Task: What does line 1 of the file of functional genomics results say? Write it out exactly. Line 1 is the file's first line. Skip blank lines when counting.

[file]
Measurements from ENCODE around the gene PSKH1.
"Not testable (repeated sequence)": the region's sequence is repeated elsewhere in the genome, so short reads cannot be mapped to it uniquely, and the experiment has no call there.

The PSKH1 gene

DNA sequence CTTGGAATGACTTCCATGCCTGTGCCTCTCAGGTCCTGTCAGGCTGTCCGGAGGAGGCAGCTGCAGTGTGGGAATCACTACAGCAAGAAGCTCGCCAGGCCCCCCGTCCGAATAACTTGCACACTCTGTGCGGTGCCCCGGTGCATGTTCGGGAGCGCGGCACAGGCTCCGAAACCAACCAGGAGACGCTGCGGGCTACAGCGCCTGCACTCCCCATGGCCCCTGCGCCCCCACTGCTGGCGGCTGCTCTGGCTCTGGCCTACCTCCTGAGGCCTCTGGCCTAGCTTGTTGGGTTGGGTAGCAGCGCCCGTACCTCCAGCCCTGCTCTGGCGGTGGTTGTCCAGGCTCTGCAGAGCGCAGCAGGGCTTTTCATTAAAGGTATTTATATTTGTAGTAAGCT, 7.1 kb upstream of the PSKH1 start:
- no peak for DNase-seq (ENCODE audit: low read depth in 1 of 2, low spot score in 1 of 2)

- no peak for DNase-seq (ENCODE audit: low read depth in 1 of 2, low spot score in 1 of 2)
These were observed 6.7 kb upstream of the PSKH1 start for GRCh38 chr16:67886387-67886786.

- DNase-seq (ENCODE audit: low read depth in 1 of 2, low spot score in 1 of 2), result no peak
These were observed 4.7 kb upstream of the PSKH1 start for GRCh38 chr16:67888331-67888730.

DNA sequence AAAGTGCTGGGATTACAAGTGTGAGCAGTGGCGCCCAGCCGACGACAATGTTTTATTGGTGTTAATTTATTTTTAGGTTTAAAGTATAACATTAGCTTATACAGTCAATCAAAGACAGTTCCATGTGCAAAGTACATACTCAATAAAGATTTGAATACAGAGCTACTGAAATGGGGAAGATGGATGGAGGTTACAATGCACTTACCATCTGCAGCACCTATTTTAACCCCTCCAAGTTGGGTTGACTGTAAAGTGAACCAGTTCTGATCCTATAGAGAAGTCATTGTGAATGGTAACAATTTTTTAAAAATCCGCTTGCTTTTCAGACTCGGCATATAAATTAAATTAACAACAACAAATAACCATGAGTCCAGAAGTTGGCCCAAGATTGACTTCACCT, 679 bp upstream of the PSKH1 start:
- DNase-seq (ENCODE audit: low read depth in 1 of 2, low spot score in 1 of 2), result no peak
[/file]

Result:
Measurements from ENCODE around the gene PSKH1.